I wait for the Lord, my soul waits, and in His word I do hope. My soul waits for the Lord more than those who watch for the morning—Yes, more than those who watch for the morning. (Psalm 130:5-6) 

Waiting on the Lord is one of the most difficult tasks a child of God will ever do. Waiting punishes the natural mind, breaks down the human will, and strains our emotions.  However, waiting in faith produces godly results.  

The Psalmist speaks of the longings of his soul when he says, “I wait for the Lord” (Psalm 130:5). Why does he wait? He waits because the Lord Himself has orchestrated his life; his times are in the hands of the Lord, and he knows it. He is hemmed in by God, totally given over to Him. He can no longer do his own will, being his Lord’s prisoner. He has no will to step outside his Master’s will, but he maintains the posture of watching and waiting because that is his Lord’s design for him. He waits because the Lord has given him a word.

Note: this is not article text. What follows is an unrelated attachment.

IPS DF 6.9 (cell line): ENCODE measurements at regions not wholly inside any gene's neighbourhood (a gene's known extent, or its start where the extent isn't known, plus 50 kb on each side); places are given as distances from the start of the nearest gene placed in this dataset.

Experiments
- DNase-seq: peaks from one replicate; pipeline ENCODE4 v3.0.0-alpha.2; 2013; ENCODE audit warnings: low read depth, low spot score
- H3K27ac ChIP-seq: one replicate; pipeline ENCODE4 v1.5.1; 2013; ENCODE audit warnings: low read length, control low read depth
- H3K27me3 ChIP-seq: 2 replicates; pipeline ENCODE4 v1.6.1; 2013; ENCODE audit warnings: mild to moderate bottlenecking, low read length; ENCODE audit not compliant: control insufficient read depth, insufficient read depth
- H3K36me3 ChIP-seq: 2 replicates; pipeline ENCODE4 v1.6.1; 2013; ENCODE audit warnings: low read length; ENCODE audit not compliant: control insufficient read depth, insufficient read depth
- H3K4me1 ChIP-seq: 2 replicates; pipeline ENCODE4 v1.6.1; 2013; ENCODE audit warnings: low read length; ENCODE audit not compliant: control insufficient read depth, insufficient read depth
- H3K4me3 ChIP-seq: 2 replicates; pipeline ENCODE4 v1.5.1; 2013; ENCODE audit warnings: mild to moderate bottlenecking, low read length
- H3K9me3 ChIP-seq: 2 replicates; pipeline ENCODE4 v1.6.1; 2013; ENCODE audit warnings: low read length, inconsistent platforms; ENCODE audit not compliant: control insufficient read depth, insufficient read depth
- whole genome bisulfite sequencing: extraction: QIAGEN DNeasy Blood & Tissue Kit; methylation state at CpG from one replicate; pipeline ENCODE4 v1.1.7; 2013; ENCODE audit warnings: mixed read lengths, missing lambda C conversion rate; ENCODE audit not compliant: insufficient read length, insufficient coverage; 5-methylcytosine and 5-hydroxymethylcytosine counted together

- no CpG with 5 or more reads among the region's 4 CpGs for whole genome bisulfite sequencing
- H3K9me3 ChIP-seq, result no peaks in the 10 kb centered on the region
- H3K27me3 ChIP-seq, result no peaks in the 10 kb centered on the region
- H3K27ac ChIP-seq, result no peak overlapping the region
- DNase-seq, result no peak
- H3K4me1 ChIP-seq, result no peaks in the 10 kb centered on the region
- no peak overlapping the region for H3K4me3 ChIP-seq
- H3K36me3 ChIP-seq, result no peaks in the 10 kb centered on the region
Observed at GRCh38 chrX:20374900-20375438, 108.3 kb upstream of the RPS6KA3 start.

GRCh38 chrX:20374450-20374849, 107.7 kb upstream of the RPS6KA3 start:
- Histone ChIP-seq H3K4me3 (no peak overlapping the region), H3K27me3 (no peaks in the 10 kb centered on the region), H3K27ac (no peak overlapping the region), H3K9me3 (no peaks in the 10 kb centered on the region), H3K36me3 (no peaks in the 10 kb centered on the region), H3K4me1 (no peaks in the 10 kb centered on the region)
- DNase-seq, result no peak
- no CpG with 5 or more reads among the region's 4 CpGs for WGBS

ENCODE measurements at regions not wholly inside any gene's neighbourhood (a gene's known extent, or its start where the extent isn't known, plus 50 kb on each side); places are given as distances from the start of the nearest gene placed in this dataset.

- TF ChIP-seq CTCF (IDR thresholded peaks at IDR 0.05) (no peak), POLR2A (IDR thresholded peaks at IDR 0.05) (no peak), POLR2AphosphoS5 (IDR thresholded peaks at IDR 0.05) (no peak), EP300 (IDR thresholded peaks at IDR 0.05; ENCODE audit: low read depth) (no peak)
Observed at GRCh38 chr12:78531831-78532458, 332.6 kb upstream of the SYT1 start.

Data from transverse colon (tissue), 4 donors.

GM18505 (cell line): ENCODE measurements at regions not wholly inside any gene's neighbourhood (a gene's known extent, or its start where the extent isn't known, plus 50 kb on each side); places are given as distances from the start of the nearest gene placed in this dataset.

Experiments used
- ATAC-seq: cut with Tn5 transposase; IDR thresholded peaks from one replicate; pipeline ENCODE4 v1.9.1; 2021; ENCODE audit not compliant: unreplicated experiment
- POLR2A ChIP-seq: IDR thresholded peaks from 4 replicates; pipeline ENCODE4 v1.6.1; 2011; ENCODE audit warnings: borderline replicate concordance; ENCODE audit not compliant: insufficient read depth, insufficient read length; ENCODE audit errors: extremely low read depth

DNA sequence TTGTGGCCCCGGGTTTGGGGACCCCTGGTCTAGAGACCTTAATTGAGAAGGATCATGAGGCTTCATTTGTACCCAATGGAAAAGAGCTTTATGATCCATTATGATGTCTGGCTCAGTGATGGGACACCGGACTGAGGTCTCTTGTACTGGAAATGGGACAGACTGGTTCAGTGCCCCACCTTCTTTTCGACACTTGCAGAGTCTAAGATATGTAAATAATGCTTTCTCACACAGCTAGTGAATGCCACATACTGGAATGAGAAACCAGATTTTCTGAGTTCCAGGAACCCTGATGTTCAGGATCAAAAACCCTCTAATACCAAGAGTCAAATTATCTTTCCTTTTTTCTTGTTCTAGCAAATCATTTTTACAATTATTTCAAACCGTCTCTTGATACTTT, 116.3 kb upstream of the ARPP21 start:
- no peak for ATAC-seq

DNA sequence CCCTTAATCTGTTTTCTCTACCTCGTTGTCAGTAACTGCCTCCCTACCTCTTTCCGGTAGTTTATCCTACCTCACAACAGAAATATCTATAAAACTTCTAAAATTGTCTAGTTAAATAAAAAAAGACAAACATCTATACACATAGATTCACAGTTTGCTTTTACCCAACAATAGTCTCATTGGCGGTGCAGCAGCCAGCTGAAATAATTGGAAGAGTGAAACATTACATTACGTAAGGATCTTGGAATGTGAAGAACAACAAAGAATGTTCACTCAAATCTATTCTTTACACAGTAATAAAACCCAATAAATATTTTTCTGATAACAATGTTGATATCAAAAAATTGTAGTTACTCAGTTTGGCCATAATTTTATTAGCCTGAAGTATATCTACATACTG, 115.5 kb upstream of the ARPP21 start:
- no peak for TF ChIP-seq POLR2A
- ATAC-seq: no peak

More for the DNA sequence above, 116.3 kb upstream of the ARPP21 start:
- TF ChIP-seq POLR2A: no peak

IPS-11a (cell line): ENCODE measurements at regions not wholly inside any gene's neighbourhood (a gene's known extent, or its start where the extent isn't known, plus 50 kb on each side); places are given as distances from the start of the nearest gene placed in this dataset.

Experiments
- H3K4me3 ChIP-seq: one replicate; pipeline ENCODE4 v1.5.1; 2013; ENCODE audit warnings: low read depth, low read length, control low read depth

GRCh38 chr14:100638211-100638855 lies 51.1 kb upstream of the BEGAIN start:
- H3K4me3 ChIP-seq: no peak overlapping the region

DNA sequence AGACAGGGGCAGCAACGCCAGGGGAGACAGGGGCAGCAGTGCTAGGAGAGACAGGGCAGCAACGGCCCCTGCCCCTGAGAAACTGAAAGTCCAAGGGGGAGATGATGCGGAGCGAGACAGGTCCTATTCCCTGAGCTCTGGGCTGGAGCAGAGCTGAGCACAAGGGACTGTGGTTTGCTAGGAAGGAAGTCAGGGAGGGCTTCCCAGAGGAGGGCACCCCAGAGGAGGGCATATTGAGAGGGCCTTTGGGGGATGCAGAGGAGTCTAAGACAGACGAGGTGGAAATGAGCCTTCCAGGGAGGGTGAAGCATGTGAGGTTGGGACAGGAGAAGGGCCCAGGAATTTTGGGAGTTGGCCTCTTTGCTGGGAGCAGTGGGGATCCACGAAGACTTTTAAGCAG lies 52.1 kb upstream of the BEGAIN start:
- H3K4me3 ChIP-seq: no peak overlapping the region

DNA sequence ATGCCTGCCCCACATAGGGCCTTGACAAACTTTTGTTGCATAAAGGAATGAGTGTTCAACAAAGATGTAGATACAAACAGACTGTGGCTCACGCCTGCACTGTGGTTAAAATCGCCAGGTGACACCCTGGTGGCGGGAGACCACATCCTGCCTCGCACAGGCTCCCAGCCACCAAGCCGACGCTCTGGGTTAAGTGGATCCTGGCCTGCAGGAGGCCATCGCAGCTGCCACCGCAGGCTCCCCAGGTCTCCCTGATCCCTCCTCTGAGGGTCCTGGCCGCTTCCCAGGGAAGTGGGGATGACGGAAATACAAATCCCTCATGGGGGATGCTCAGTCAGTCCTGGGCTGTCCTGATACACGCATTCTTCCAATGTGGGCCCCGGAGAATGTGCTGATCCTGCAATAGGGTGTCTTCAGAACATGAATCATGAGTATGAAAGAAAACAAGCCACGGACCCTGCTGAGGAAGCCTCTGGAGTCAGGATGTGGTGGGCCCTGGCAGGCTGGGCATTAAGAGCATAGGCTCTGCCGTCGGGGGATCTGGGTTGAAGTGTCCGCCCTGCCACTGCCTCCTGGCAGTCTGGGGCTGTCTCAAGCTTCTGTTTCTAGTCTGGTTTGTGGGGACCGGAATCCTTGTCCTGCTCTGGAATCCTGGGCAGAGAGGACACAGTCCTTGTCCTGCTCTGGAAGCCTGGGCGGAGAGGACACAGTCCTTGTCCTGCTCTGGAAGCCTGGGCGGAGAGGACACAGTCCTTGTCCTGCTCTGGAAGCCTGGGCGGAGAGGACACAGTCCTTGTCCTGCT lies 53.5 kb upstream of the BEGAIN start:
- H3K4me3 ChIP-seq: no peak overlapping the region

We all have received a word from the Lord whether through reading the Scriptures, in conversation with a friend, or from a sermon through the pastor. When the Lord gives us a word, that word should be life to us. When we understand that God has given us a word, our understanding of that word creates in us an expectation. This expectation says that there will be a fulfillment of the Word of the Lord. The writer says, “and in His Word I do hope” (Psalm 130:5). In this phrase, we have a clear depiction of one who has been given a word by the Lord and now spends his time waiting, meditating on God, and searching out His Word.  The waiting is only tolerable as you meditate on His word and focus on His Truth. Sometimes the waiting can seem infinitely long, and the darkness of the circumstances can seem overwhelming. During these times, we should recall Isaiah’s words, “for since the beginning of the world men have not heard nor perceived by the ear, nor has the eye seen any God besides You, who acts for the one who waits for Him” (64:4).